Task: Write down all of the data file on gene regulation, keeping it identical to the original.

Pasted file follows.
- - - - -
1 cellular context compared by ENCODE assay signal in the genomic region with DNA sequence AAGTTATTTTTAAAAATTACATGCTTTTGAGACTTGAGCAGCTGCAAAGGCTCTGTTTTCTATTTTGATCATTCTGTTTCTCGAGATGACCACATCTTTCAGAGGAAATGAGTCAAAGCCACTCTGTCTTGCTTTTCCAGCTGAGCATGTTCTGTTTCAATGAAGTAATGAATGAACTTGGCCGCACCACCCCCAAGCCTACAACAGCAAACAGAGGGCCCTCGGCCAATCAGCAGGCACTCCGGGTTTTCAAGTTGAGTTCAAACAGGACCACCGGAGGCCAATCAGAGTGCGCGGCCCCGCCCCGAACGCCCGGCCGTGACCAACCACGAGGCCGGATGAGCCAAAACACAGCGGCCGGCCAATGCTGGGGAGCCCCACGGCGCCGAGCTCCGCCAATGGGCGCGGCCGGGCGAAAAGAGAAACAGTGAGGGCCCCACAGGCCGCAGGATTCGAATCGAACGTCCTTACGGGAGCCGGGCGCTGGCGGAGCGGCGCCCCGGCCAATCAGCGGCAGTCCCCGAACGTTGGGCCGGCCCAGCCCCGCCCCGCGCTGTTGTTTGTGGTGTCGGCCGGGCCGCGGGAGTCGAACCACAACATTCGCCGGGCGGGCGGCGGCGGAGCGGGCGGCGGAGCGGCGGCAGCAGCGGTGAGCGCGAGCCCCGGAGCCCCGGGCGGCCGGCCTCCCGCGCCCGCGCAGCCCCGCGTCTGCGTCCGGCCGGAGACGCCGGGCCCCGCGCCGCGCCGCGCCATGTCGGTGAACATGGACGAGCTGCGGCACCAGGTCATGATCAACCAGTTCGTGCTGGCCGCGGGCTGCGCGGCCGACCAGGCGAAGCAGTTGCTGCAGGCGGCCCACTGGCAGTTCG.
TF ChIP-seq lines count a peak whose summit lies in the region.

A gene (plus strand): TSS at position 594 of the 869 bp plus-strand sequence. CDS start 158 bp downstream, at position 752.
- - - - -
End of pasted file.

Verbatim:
1 cellular context compared by ENCODE assay signal in the genomic region with DNA sequence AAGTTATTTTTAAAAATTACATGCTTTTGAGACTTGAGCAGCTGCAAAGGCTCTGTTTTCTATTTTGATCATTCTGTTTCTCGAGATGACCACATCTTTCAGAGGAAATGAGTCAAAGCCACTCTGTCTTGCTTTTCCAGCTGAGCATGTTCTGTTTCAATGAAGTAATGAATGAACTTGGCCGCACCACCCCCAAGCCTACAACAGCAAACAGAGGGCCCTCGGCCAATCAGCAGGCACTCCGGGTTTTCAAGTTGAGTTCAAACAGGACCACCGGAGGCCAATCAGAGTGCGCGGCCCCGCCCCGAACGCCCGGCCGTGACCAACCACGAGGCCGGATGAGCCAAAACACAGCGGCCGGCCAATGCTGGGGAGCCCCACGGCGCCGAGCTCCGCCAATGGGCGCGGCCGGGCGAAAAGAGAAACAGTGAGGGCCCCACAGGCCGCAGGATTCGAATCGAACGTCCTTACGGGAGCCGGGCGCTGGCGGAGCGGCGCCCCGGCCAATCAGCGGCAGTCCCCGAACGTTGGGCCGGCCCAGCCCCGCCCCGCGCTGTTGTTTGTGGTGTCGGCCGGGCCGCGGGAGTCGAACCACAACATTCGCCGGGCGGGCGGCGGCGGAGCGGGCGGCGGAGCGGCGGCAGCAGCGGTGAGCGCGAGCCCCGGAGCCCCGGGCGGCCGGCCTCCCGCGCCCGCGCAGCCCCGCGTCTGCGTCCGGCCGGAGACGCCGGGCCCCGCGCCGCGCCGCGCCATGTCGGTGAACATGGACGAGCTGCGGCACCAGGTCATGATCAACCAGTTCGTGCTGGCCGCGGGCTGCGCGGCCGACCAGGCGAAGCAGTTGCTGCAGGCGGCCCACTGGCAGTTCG.
TF ChIP-seq lines count a peak whose summit lies in the region.

A gene (plus strand): TSS at position 594 of the 869 bp plus-strand sequence. CDS start 158 bp downstream, at position 752.